I think the media, the Internet, the Emmy voters, the State Department paper-pusher in charge of ambassador appointments, and the global academic community -- especially those catty cultural anthropology grad students -- have been too quick to dismiss the Kardashians. When I hear the claims that they manufacture drama for the sake of the cameras and that they're less a family than a commercial enterprise, I'm all like, "Jealous much???" I mean, who among us wouldn't want to toe carpets red and plush, to slap our name/imprint on jewelry and floor waxes and depilatories, to tweet thoughts as deep as the ocean is… deep? And oh, how they give of themselves, charitably and commercially and topically! Simply put, the Kardashians are like us, but richer, shinier, fabulouser and just plain better.
Those who cannot accept that reality, pathetically, often choose to vent by casting aspersions on America's First Family (no offense, Malia and Sasha). Case in point: "Getting Ready with Kendall & Kylie Jenner," an Internet featurette presented by Gillette Venus. Playa-hataz might argue that encouraging two sheltered dipshits to indulge their style-maven ambitions is borderline irresponsible. Snobby marketing jerkheads might wonder why Gillette couldn't have achieved the same brand boost by forgoing the celebri-teen route and having a comely, normal teen chirp, "Here's a razor! It can be used for razoring things! Aspirational!" But I'd argue instead that we owe next-gen teen sisters Kylie and Kendall Jenner, the clip's two steely, benevolent protagonists, a great deal of gratitude. It's not every modern teen, you know, who selflessly conveys super-cool fashion advice to anyone who will listen -- to dorks, even.
The clip's conceptual underpinning is brilliant in its simplicity: Faced with the prospect of having to wear a blasé t-shirt/jean shorts combo in public, Kendall and Kylie venture deep into their small municipality of a closet for accessories -- hats, necklaces, etc. -- to jazz it up. As they do so, they make kissy-faces at the camera, jump on each other's backs and otherwise act like the titans of industry that they are. Their witty, informed banter affirms our sneaking suspicion that the kids are, indeed, alright (K1: "Cheetah adds a little flavor-flav"; K2: "I was just about to say the same thing, that is so weird").
And what Kylie (14 years old) and Kendall (16) cannot themselves articulate, the video's producers deftly communicate in thought-bubble pop-ups that appear every 15 seconds or so. Without those bubbles, we'd be left to wonder whether Kendall's selection of a horseshoe-accessorized belt speaks to a deeper, darker truth about her past (it does, as per the bubble: "Kendall actually used to ride horses as a kid"). Other pop-ups hint at family discord ("Kylie goes for simpler accessories… Kendall has to have shades in summer"), an ability to convey contractually mandated brand messaging ("jean shorts let you show off gorgeously smooth legs!," "whatever your style, use Venus Embrace for smooth legs!") and the willingness to challenge style conventions ("a cute hat is great if you're having a bad hair day, or attempting to conceal a festering head wound," "a little animal print goes a long way, unless you're an animal and the animal print clashes with your own print, because you're an animal").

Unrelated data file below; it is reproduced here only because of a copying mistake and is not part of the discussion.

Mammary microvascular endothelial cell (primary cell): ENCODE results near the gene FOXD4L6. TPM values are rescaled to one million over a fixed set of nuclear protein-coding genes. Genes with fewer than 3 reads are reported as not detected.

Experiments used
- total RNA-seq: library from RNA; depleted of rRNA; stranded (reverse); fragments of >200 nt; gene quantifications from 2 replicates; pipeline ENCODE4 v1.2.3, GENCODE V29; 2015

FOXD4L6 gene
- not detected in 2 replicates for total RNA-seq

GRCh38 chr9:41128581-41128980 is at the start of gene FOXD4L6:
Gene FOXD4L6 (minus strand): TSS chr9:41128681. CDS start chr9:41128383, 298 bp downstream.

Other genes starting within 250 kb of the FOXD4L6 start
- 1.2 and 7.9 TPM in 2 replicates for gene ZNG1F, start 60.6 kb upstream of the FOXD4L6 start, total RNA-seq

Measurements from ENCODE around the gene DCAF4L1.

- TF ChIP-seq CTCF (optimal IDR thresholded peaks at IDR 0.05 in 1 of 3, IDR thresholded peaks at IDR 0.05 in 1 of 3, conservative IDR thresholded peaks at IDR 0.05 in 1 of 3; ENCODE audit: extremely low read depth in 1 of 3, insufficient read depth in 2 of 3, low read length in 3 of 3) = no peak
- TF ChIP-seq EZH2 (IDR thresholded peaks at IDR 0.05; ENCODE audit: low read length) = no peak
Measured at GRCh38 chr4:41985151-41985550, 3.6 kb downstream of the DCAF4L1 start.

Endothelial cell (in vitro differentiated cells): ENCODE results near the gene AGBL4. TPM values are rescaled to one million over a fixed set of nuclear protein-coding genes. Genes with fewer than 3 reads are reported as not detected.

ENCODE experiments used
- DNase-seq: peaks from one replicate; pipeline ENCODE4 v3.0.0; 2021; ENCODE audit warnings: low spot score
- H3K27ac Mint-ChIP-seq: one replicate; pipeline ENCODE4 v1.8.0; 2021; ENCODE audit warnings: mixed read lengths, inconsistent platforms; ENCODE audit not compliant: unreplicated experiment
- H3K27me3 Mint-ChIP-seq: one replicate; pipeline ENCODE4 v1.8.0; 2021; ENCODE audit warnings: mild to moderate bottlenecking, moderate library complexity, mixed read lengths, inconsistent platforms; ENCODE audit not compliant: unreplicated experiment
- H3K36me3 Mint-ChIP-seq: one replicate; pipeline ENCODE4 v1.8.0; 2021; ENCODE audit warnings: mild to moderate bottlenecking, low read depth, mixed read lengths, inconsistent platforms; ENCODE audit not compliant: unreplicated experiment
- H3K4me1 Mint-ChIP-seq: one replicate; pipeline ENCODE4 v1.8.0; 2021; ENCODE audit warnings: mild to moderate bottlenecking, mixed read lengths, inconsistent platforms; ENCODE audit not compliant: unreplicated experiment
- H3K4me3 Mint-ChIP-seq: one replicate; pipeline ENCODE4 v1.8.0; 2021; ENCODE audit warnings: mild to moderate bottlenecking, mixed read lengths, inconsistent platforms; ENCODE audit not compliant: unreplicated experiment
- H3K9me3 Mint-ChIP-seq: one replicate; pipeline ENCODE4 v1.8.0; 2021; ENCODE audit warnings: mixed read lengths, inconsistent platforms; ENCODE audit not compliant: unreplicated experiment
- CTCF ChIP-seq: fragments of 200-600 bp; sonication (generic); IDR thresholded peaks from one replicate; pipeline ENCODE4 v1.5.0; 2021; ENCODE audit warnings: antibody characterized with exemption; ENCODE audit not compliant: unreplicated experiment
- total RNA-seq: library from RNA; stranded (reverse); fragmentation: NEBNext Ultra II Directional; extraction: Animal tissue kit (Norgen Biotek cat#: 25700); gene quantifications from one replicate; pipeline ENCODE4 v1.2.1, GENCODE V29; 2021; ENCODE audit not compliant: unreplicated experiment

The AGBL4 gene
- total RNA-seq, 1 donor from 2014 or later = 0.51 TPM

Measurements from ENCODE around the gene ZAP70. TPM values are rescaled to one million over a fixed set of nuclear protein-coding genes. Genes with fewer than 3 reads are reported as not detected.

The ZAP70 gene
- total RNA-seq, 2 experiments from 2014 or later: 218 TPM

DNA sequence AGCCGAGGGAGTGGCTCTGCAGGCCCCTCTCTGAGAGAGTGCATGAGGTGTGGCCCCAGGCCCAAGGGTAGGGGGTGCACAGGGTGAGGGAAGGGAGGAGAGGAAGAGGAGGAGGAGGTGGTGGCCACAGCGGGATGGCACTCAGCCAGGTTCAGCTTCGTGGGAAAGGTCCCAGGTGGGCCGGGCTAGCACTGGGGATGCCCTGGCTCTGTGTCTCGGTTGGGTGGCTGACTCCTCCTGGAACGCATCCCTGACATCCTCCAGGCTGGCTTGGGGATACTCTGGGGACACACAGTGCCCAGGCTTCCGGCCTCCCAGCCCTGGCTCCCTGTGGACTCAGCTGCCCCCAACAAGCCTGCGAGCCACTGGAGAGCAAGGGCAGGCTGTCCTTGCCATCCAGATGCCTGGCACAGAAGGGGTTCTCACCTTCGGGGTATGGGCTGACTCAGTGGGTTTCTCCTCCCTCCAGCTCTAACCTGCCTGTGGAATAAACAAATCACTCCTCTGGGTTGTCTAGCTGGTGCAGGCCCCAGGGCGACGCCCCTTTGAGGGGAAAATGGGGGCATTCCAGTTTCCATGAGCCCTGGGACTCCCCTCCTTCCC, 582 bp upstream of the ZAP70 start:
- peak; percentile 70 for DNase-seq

As if Kendall and Kylie haven't already given us enough, the clip extends a full 49 seconds beyond the gals' official sign-off, courtesy of a mini-mini-mini "Time Out with Kendall & Kylie" junior-featurette. In it, we are treated to a rare glimpse of the girls in introspectivisness mode. Kendall soberly assesses the diminishing stylishness of gaucho pants, while Kylie acknowledges -- for the first time, as far as I'm aware -- that she usually puts on her jeans before her boots. These to-the-camera confessionals contrast starkly with the bubblier accessorizing that precedes them, forcing us to question our own values, biases and habit of lacing up our sneakers before donning underpanties.
In conclusion, whether you love the Kardashians (raising hand!!!) or believe their ubiquity and shameless consumption doesn't do us any favors in the appeasing-would-be-jihadists department (booo!!!), "Getting Ready with Kendall & Kylie Jenner" is the preeminent one-off video clip for those who would seek to add accessory flair to a simple jean shorts/t-shirt pairing. Less a brand-boosting video than a glorious tribute to the human spirit, "Getting Ready" makes Martin Luther King's "Mountaintop" speech sound like a rhino vomiting.